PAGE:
United Nations calls for a ‘planning revolution’ to save Asia’s megacities
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United Nations calls for a ‘planning revolution’ to save Asia’s megacities

WITH 64 percent of the world’s population expected to live in cities by 2050 and mounting pollution problems, the United Nations is calling for a “planning revolution” that reimagines cities as we know them, making them sustainable and safe places to live.

“We are at a tipping point,” head of the Cities Unit at UN Environment, Martina Otto, said in a statement.

“We have seen sub-national and local governments stepping up and taking forceful commitments… While it is increasingly recognised that urban planning is critical, in many places planning capacity is lacking.”

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Otto called for a strategic overhaul, forcing planners to strive for compact cities with mixed-use neighbourhoods and buildings, and with an emphasis on integrated urban systems.

She would also like to see green roofs and walls and biodiversity corridors; decentralised energy systems, complementing grids and powered by renewables; and a better use of spare capacity through a sharing economy.

Her calls echo those made by the International Resource Panel in a recent report entitled The Weight of Cities, Resource Requirements of Future Urbanization.


Sewage drain canal full of garbage next to the Taimur Nagar slum area in New Delhi, May 30, 2018. Source: Dominique Faget/AFP

The group, set up by UN Environment, believes the world has a once-in-a-lifetime opportunity to shift future urbanisation on to a more environmentally sustainable and socially just path.

The expert group said urban demand for resources could rise by 125 percent by 2050 with at least 200 new cities expected to be built in Asia over the next 30 years.

Asia’s current megacities are already struggling to keep up with the inflow of people and infrastructure is struggling under the weight.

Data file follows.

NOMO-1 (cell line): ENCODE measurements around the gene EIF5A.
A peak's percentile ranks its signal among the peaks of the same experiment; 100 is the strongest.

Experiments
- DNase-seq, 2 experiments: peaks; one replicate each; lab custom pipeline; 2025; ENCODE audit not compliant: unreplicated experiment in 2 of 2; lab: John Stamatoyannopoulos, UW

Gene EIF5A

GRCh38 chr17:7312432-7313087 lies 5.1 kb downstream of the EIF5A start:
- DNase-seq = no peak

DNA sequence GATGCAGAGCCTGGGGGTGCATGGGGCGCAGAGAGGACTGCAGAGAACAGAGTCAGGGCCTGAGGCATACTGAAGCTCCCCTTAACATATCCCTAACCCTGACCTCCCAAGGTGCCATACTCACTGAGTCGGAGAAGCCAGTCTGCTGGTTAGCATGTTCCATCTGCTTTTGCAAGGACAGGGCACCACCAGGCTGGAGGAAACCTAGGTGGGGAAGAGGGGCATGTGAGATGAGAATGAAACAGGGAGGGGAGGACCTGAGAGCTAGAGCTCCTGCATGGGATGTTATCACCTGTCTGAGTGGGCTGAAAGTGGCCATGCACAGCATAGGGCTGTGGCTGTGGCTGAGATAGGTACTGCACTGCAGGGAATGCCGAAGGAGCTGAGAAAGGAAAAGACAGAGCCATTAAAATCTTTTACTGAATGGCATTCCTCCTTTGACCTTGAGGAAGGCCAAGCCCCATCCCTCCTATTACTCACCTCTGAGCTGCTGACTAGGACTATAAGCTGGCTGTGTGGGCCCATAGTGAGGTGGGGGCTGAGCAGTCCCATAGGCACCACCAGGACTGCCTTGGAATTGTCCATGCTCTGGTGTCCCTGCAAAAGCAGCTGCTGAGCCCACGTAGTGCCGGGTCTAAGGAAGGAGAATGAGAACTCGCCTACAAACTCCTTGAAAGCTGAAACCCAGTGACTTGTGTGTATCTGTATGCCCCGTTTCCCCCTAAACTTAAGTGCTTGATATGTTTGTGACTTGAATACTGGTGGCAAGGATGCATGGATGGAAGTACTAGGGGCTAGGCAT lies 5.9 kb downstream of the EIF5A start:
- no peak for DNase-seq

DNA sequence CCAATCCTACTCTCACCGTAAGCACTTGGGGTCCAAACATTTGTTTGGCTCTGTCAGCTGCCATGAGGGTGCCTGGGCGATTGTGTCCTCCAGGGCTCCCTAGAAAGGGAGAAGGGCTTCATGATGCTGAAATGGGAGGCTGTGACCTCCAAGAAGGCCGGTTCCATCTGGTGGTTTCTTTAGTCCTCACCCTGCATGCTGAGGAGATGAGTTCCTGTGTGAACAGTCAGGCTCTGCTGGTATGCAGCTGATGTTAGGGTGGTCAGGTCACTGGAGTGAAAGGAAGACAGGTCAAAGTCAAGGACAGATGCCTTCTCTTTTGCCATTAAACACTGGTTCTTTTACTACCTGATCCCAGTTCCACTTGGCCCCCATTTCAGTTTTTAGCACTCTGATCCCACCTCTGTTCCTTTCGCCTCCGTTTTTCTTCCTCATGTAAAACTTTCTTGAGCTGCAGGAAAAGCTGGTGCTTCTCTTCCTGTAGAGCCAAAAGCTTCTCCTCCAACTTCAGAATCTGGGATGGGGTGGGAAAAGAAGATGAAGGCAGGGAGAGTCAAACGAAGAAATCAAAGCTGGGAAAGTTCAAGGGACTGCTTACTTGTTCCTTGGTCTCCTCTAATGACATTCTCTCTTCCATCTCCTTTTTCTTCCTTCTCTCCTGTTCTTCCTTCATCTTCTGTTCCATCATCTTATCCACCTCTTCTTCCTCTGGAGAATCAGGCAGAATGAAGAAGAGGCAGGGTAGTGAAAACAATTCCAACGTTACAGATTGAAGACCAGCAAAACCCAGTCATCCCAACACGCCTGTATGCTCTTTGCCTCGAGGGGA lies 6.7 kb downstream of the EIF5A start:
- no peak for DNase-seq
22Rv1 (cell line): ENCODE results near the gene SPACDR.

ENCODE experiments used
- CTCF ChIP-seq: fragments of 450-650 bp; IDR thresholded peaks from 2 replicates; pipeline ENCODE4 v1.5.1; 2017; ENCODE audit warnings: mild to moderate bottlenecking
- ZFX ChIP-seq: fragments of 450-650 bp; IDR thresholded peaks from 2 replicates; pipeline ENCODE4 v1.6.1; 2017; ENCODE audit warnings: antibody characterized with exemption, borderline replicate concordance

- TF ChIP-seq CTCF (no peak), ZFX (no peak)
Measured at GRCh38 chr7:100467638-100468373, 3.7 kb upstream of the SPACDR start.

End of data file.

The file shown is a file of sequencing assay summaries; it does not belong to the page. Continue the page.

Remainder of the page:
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Dean of RICS School of Built Environment, KT Ravindran, said in an article for Economic Times that cities in India will need to create hundreds of new housing, provide access to quality education, health care services, water, and transportation infrastructure to accommodate the flow of migrants. But the municipal government is failing and woefully underresourced, meaning it will never reach these goals.

“City infrastructure such as water supply, sewerage, solid waste management and transport are all under pressure. There is a complete lack of planning and governance at the urban local body level,” Ravindran said.

“Urban planning is critical to ensure success of cities. Planning allows cities to make informed decisions. Indian municipalities do not have the management capacity to either plan economic activity or execute it.”


People gather near their houses at a slum area at the Ciliwung river bank at Jatinegara district. Source: Reuters

But there are signs of improvement. India’s capital, Delhi, which is home to 19 million people, generates over 9,000 tonnes of waste every day. To combat the build-up, the city recently opened a composting plant to produce compost and resource-derived fuel from municipal waste. The plant handles 200 tonnes of waste per day, but that capacity is due to be expanded.

What is needed in developing countries to ensure a sustainable urban development path is support in devising and enforcing sustainable planning and cross-sectoral policies, Otto said.

“We cannot afford to get the infrastructure investments, which will be made over the next 15 years, wrong,” she said.